The real obstacle to integrating storage into the grid
When it comes to integrating new energy storage technologies with the grid, what’s standing in the way?
Robert Morgan, CEO of Energy Storage at GE Renewable Energy, will be the keynote presenter at the 2019 Australian Energy Storage Conference and Exhibition.
Under the theme ‘Energy Storage, The Great Enabler’ this year’s Conference will run from 13 – 14 June at the International Convention Centre in Sydney.
Coming together will be some of the world’s best speakers who, across the two-day program, will explore the technology and projects that are revolutionising the energy sector, plus address the industry’s most pressing and challenging hurdles.
And when it comes to integrating storage technologies into the grid, Morgan believes the main hurdle has more to do with people than hardware.
“The grid is ready to accommodate energy storage technologies today,” Mr Morgan said.
“What is really needed is system operators and interconnection rules to recognise that energy storage both generates electricity and demands electricity — it flows both ways.”
In other words, the base infrastructure already exists; what’s needed most is a change in attitude.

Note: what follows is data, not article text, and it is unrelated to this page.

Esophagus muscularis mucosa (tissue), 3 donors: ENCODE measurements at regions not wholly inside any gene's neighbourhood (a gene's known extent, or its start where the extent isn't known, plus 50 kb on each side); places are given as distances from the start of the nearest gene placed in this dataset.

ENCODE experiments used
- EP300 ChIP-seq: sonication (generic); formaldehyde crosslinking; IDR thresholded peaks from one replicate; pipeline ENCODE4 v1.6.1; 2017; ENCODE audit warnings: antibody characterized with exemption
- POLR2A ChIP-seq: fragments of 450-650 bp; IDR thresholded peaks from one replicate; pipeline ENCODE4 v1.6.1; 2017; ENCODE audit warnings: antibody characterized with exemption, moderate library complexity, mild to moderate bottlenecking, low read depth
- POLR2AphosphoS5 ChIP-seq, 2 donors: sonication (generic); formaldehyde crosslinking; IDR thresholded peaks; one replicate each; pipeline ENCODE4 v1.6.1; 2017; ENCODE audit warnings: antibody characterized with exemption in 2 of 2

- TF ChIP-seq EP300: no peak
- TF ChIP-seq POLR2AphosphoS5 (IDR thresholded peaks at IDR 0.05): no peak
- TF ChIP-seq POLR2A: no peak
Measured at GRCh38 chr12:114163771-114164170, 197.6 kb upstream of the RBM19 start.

“Control systems and grid software need to be updated but the wires can fundamentally handle energy storage,” Mr Morgan said.
Over his 30-plus year career in global energy markets, Mr Morgan has watched the industry adapt to intensifying climate and regulatory pressures in a slow march towards the future.
Morgan is confident that energy storage is an integral part of the sector’s next big step — if only industry and regulatory forces can align to spur the transition.
In addition to rallying behind these critical system reforms, Mr Morgan emphasised the importance for storage companies to keep abreast of industry trends, which can aid decision-making and make it easier to spot market opportunities.
“Right now, the trends in energy storage are twofold. First, electric vehicles are advancing to a scale that makes lithium ion batteries the cheapest and most effective of the proven storage technologies at modest durations — less than six hours,” Mr Morgan said.
“Second, customer demand for shaped energy supply products means that we can offer wind, solar, and gas technologies in combination with energy storage to create a hybrid renewable solution that meets customer needs.”